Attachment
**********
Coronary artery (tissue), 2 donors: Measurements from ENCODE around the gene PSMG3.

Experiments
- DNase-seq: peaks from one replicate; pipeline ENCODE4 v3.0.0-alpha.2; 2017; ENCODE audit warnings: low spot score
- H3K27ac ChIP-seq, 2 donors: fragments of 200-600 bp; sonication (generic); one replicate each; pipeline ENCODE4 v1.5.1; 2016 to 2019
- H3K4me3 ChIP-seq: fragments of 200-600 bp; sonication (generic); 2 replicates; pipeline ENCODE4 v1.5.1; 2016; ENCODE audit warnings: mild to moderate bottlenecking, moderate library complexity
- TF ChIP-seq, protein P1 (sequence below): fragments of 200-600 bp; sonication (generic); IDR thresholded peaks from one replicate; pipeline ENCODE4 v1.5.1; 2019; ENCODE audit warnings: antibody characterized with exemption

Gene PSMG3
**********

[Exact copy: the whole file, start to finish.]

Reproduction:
Coronary artery (tissue), 2 donors: Measurements from ENCODE around the gene PSMG3.

Experiments
- DNase-seq: peaks from one replicate; pipeline ENCODE4 v3.0.0-alpha.2; 2017; ENCODE audit warnings: low spot score
- H3K27ac ChIP-seq, 2 donors: fragments of 200-600 bp; sonication (generic); one replicate each; pipeline ENCODE4 v1.5.1; 2016 to 2019
- H3K4me3 ChIP-seq: fragments of 200-600 bp; sonication (generic); 2 replicates; pipeline ENCODE4 v1.5.1; 2016; ENCODE audit warnings: mild to moderate bottlenecking, moderate library complexity
- TF ChIP-seq, protein P1 (sequence below): fragments of 200-600 bp; sonication (generic); IDR thresholded peaks from one replicate; pipeline ENCODE4 v1.5.1; 2019; ENCODE audit warnings: antibody characterized with exemption

Gene PSMG3